Even in the case of an exclusive license, royalties do not have to be based on sales. An annual fee, a fee based on diligence and milestones, a fee based on publicly announced figures. Any of these strategies could support an exclusive relationship that did not have to be kept secret in order to exist.
Of course, the federal government has no immediate need for royalty income from licenses anyway. The money is tiny compared to federal budgets, and as far as I know, the money doesn’t even stick with the NIH but goes to Treasury, where it forms a dewdrop on a flower overhanging the ocean. Back in the days of the Kennedy executive branch patent policy, the government had no profit motive in dealing in patents. Its established purpose was the public welfare, not its own income from posturing to serve that welfare. The government also had no mandate to play favorites, and choose one company over others to hold a monopoly–not for pricing, not for competing with others for government contracts, and not for becoming a monster with regard to other companies who for whatever reason were not the government’s pet in the moment.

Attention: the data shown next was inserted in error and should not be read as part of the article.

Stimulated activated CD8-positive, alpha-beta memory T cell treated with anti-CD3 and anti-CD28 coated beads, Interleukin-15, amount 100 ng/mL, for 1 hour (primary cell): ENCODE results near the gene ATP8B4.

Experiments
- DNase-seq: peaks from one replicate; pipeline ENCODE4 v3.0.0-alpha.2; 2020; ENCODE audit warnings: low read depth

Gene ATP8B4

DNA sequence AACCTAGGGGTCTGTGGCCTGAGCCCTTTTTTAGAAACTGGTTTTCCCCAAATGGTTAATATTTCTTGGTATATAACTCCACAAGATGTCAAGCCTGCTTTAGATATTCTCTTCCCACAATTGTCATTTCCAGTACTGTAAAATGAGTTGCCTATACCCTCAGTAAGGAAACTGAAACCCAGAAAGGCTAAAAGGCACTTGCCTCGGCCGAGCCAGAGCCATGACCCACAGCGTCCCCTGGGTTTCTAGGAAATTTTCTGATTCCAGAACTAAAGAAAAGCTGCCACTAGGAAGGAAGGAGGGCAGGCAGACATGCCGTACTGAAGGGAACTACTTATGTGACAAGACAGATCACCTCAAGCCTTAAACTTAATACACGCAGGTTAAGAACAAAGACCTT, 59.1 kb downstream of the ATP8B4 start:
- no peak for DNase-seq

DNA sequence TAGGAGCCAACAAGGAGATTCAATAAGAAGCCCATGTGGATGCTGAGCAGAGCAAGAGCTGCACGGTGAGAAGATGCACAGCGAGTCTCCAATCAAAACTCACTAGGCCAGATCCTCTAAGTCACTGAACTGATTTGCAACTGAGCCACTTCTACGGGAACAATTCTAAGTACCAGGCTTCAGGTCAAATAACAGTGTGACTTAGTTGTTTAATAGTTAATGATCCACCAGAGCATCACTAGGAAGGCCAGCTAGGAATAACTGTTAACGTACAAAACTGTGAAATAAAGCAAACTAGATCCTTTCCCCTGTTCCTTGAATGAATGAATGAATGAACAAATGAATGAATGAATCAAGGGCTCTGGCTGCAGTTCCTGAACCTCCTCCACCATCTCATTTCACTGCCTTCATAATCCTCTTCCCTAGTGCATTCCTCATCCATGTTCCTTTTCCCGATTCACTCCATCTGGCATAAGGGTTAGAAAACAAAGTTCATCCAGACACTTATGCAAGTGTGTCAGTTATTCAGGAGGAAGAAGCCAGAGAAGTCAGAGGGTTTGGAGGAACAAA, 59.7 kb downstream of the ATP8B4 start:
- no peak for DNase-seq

One might even wonder what the NIH’s conflict of interest is in both conducting continuing research on a compound (or choosing not to) and having a stake in the fortunes of a company seeking multi-billion dollar annual profits from that compound based on a monopoly position. The money might not matter to the government, but the visibility of the deal might well be used to promote the idea of monopoly-based government licensing.
One might then argue that public disclosure of royalty rate information would not impair anything more than the ability of the government to form secretive, discriminatory monopoly deals based on sales.